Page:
Updated at 12:34 p.m. ET: California has become the first state in the nation to ban therapy that tries to turn gay teens straight.
Gov. Jerry Brown announced Sunday that he has signed Senate Bill 1172, which prohibits children under age 18 from undergoing “sexual orientation change efforts.” The law, which goes into effect Jan. 1, prohibits state-licensed therapists from engaging in these practices with minors.
"Governor Brown today reaffirmed what medical and mental health organizations have made clear: Efforts to change minors' sexual orientation are not therapy, they are the relics of prejudice and abuse that have inflicted untold harm on young lesbian, gay, bisexual and transgender Californians," Clarissa Filgioun, board president of Equality California, said in a press release.
Kate Kendell, executive director of the National Center for Lesbian Rights, added: “Governor Brown has sent a powerful message of affirmation and support to LGBT youth and their families. This law will ensure that state-licensed therapists can no longer abuse their power to harm LGBT youth and propagate the dangerous and deadly lie that sexual orientation is an illness or disorder that can be ‘cured.’”
The bill was sponsored by Sen. Ted Lieu, D-Torrance, who said bogus and unethical practices by mental-health providers to try to change a young person’s sexual orientation have resulted in irreparable psychological and emotional harm to patients.
"I am deeply honored Governor Brown signed SB 1172. The bill is necessary because children were being psychologically abused by reparative therapists who would try to change the child’s sexual orientation. An entire house of medicine has rejected gay conversion therapy. Not only does it not work but it is harmful. Patients who go through this have gone through guilt and shame, and some have committed suicide," Lieu told NBS News in a telephone interview on Sunday.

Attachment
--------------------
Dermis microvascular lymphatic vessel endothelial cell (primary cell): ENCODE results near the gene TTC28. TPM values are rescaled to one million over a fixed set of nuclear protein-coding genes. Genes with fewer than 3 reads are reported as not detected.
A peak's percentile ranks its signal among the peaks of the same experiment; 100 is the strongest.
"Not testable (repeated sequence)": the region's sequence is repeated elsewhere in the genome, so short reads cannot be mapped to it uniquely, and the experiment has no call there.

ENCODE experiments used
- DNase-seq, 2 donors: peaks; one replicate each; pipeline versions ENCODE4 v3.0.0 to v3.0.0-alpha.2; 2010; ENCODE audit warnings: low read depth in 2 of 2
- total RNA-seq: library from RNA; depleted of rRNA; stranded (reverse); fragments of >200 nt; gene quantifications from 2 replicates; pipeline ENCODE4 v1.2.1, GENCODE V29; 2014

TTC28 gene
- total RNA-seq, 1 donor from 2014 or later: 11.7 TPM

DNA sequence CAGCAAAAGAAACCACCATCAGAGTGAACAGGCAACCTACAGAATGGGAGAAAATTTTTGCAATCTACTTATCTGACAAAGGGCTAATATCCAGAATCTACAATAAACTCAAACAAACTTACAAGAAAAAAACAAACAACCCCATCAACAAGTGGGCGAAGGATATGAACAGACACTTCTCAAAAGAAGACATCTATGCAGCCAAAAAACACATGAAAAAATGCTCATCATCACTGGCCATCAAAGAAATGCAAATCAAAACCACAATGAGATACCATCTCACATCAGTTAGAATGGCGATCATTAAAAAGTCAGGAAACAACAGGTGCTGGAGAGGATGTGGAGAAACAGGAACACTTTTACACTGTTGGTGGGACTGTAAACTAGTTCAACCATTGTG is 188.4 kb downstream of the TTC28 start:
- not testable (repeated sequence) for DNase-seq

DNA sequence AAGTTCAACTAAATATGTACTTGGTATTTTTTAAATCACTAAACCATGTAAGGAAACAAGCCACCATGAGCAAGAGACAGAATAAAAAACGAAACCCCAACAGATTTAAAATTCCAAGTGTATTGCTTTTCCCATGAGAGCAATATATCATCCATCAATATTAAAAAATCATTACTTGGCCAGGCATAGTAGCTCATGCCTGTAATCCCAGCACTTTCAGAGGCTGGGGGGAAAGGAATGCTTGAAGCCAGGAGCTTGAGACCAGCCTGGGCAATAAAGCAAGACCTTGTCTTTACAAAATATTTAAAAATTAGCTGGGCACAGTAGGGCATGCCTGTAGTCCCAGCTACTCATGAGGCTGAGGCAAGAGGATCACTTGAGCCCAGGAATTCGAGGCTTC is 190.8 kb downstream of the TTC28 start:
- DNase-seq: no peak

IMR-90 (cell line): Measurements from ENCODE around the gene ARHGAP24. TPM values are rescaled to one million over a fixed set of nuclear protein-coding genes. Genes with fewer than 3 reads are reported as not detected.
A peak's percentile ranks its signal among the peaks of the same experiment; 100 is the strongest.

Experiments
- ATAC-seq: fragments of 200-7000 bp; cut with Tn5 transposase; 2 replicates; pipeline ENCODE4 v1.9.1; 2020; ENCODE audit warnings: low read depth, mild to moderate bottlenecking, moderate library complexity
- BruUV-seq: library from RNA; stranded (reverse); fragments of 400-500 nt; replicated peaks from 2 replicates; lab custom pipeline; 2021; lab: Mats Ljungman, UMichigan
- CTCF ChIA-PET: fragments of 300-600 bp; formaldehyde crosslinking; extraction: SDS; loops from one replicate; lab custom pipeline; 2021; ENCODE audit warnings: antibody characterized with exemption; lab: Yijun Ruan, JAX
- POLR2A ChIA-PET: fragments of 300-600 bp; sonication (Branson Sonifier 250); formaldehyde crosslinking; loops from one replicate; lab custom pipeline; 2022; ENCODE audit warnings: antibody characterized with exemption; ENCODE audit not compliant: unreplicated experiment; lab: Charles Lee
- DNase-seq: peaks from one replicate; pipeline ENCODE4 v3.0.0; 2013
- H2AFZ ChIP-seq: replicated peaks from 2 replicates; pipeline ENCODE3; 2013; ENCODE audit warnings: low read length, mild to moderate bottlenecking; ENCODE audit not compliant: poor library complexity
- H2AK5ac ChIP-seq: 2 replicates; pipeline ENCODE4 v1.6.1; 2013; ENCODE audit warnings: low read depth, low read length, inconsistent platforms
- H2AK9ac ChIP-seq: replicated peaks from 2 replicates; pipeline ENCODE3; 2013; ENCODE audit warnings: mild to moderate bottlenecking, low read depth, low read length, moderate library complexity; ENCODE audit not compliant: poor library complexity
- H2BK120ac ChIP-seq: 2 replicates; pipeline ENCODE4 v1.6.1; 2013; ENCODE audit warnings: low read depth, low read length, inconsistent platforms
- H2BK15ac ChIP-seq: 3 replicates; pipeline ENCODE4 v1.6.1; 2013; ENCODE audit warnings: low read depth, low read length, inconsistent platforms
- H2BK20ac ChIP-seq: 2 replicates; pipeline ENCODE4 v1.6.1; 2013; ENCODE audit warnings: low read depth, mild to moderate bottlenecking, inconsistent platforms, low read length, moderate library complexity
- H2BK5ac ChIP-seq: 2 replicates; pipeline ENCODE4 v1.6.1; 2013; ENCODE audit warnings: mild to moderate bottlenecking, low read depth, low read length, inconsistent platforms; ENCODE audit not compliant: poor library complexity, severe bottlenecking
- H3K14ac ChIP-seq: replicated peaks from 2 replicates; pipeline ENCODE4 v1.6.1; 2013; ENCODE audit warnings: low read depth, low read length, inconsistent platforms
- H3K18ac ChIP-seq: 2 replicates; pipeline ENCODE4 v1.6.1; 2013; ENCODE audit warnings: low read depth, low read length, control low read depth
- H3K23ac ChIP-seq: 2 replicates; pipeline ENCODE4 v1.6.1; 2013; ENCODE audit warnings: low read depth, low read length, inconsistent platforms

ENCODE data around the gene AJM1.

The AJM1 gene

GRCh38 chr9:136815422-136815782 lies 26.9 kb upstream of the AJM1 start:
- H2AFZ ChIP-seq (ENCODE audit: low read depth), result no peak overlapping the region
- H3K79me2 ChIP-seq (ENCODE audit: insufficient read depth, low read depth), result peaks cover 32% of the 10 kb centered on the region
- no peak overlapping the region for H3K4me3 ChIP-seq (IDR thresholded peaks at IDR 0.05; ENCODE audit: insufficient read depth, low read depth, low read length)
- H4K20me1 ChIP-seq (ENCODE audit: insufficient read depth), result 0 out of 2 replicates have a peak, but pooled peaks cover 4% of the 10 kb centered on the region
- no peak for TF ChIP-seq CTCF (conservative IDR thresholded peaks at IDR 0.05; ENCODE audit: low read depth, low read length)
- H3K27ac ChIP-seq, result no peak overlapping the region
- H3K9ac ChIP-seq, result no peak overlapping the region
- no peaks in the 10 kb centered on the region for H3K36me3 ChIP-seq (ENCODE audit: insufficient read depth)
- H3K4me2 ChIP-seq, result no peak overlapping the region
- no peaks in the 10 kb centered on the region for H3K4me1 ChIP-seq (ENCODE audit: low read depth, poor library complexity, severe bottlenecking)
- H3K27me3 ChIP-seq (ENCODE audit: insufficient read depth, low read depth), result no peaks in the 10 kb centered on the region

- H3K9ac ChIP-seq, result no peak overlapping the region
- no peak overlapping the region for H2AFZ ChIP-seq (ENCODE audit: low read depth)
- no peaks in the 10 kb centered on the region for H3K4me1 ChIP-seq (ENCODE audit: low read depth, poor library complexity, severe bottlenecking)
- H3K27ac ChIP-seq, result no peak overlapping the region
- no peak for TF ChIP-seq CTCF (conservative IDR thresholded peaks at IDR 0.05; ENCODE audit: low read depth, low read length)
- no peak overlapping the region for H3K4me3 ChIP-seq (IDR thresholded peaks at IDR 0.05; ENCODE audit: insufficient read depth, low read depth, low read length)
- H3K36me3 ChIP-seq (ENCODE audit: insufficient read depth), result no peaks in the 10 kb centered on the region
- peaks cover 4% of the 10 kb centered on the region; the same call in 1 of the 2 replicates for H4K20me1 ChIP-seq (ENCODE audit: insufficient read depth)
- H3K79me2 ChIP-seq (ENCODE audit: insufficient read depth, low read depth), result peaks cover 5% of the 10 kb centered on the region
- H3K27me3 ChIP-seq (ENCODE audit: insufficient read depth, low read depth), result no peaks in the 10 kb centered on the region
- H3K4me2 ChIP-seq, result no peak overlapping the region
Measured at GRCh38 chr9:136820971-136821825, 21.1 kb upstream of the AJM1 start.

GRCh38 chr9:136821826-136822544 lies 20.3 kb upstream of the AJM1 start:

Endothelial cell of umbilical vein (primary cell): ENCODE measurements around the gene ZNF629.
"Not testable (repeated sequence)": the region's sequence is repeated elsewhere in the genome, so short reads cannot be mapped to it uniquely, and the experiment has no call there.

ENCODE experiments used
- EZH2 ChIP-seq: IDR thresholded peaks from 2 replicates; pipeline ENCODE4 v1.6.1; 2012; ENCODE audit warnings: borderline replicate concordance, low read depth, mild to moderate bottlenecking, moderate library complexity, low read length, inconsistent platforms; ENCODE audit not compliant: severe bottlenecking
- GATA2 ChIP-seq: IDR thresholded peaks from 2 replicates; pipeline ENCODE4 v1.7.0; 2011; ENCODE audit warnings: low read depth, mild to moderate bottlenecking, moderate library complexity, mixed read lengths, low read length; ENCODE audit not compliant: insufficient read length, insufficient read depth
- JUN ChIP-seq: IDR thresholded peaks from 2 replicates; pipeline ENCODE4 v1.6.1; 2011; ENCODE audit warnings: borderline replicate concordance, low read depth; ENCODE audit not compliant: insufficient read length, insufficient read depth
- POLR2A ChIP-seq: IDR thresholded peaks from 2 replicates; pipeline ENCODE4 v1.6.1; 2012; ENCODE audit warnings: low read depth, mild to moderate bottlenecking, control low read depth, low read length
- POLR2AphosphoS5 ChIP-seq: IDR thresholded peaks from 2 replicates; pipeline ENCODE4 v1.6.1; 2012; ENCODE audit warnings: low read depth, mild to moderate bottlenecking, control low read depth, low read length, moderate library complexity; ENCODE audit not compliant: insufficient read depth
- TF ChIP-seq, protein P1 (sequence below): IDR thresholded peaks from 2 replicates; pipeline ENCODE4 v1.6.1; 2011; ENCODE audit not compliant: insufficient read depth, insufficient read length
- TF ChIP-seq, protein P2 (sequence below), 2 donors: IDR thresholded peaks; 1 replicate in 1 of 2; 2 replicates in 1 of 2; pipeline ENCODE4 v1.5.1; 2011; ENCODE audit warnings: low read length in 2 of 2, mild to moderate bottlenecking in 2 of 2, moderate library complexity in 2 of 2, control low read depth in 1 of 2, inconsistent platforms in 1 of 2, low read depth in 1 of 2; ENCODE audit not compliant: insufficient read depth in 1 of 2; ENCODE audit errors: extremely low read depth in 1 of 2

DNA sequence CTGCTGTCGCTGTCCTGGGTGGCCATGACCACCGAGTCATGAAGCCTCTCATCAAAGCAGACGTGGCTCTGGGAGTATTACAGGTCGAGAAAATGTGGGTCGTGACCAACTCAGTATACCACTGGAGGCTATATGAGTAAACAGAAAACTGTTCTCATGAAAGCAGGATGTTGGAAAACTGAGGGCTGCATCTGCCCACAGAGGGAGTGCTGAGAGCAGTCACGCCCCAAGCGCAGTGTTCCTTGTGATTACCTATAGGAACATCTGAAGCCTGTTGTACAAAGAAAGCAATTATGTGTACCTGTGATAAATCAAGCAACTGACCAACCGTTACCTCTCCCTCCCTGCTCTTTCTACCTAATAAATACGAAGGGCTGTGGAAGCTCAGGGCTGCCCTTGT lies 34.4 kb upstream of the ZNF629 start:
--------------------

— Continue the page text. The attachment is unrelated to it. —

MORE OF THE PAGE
Lieu called "gay cure" therapy "quackery" and said parents were never informed of its potentially dangerous aftereffects.
Supporters of the bill included several lesbian and gay-rights groups and mental health associations.
Among those who testified in support of the bill was Ryan Kendall, who said he underwent sexual orientation change therapy. He described his experience earlier this summer to the Assembly Business, Professions and Consumer Protection Committee:
“As a young teen, the anti-gay practice of so-called conversion therapy destroyed my life and tore apart my family. In order to stop the therapy that misled my parents into believing that I could somehow be made straight, I was forced to run away from home, surrender myself to the local department of human services, and legally separate myself from my family. At the age of 16, I had lost everything. My family and my faith had rejected me, and the damaging messages of conversion therapy, coupled with this rejection, drove me to the brink of suicide.”
The National Association for Research & Therapy of Homosexuality (NARTH), a group of therapists who believe sexual orientation can be changed, opposed the bill. It said Lieu’s claims of widespread harms to minors are not backed up by scientific research.
In a statement, NARTH said plans to seek a temporary injunction against the law.
Meanwhile, other states have inquired about the legislation. In New Jersey, Assemblyman Tim Eustace, an openly gay Democrat, said he plans to introduce legislation to outlaw conversion therapy for minors in his state.
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